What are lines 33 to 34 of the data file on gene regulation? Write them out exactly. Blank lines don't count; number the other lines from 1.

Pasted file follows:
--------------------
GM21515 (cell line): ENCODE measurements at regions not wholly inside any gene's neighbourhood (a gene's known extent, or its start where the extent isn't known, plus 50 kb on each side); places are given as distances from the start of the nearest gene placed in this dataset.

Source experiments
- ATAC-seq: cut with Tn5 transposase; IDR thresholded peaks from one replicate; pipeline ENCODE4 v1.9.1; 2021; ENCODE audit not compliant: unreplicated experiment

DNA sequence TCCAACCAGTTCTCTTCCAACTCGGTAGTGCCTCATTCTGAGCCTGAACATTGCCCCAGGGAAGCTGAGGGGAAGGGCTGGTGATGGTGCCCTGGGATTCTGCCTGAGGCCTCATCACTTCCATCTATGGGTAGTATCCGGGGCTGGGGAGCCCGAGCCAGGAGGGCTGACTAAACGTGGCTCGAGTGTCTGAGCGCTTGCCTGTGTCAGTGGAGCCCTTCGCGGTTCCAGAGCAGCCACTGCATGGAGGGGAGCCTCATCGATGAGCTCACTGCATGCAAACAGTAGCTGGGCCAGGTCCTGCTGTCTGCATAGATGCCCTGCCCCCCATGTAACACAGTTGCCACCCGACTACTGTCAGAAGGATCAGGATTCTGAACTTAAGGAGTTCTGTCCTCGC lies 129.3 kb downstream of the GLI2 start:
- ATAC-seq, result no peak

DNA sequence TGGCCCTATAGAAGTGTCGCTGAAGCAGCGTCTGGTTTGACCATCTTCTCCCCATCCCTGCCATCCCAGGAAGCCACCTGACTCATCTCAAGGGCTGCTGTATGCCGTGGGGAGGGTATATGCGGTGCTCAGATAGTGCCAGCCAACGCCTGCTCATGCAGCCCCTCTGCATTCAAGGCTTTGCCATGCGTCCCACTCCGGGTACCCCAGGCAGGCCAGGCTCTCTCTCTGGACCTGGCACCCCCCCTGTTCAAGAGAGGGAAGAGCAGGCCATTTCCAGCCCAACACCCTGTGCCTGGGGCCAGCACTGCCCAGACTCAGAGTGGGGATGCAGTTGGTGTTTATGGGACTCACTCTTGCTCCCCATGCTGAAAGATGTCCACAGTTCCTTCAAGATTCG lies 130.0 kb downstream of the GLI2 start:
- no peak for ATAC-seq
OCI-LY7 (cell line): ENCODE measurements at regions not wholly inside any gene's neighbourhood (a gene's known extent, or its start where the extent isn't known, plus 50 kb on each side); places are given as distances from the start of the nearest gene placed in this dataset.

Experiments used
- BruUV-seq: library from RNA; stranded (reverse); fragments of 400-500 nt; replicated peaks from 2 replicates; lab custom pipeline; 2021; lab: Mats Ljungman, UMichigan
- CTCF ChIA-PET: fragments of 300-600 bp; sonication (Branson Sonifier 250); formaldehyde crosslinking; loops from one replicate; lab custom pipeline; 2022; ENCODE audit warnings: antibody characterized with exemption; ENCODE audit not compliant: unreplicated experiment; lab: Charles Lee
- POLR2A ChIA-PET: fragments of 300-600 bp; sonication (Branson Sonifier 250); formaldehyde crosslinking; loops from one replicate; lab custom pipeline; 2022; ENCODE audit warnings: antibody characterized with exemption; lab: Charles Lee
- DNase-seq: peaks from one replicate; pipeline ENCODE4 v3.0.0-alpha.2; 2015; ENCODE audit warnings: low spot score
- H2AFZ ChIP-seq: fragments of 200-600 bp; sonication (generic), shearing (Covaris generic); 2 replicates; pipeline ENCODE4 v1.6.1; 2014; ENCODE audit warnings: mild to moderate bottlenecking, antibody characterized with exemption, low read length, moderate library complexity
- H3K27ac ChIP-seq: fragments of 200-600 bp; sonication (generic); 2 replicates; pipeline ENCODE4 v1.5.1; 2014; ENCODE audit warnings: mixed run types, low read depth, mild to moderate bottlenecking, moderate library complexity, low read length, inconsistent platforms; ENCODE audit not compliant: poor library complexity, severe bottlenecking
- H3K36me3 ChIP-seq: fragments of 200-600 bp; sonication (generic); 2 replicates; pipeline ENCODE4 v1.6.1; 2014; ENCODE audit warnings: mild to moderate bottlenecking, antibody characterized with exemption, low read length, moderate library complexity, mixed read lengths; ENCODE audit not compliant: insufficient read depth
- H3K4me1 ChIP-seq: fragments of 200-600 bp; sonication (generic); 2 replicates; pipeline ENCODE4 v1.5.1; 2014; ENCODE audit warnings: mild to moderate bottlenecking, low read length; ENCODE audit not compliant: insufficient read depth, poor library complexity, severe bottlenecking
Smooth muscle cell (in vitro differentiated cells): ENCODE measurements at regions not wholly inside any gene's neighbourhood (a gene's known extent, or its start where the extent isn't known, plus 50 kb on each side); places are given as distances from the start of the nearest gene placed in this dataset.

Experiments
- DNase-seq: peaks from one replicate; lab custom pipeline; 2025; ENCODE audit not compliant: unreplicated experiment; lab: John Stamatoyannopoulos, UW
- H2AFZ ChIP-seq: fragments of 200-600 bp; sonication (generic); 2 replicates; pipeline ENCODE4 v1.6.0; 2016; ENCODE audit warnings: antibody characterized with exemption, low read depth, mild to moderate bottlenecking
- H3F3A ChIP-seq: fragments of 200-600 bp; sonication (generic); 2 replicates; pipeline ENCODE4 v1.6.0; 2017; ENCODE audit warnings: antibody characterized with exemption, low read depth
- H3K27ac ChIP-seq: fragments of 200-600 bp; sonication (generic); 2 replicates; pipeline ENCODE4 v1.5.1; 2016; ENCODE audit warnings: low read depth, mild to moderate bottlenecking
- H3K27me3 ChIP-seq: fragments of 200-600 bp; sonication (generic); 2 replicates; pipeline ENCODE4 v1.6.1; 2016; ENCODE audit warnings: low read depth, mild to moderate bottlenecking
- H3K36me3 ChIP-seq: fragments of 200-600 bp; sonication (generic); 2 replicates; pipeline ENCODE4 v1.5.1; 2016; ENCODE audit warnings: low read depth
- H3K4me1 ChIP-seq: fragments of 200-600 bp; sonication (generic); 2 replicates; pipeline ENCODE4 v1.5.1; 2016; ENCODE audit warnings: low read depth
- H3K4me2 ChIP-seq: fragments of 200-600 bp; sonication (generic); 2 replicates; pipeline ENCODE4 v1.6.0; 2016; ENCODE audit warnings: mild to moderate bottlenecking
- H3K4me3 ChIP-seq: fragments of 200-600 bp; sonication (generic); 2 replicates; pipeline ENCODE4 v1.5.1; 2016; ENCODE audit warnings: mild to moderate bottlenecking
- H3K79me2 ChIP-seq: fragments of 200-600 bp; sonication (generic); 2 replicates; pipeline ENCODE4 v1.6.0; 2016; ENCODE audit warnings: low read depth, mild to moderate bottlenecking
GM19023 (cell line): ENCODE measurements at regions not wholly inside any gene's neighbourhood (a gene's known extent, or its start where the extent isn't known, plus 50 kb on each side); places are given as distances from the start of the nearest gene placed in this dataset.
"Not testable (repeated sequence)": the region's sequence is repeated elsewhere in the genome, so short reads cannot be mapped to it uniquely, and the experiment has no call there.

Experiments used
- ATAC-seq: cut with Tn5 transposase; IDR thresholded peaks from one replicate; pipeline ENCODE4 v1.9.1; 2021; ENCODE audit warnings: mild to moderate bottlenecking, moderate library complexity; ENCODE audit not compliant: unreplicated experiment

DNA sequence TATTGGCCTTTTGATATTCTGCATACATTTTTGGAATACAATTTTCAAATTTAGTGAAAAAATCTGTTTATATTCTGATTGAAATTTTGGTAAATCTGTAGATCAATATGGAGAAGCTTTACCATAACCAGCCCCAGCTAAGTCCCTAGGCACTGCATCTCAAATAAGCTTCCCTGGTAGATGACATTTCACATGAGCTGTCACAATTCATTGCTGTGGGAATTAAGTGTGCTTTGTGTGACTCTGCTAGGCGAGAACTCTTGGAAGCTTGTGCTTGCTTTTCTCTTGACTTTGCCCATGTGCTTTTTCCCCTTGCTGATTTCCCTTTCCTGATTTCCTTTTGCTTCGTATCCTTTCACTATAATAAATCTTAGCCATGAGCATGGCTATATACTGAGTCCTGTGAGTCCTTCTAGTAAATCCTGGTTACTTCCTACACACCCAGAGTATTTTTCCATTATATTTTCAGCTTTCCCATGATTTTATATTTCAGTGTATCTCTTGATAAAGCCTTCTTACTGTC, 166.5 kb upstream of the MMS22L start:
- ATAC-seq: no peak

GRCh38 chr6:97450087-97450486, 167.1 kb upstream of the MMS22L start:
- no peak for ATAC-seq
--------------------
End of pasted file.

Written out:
- ATAC-seq: cut with Tn5 transposase; IDR thresholded peaks from one replicate; pipeline ENCODE4 v1.9.1; 2021; ENCODE audit warnings: mild to moderate bottlenecking, moderate library complexity; ENCODE audit not compliant: unreplicated experiment

DNA sequence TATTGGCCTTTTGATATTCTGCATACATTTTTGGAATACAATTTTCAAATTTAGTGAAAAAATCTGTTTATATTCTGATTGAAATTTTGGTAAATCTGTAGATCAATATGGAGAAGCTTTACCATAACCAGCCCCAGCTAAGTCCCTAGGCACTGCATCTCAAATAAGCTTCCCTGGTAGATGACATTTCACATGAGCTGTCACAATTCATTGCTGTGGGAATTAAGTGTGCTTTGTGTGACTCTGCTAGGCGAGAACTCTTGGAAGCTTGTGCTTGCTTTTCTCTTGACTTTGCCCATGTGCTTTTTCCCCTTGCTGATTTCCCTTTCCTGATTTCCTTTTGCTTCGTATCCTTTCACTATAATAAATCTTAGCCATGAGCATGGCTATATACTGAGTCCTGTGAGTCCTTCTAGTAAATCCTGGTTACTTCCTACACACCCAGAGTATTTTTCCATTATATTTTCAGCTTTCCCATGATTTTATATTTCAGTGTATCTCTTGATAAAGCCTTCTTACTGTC, 166.5 kb upstream of the MMS22L start: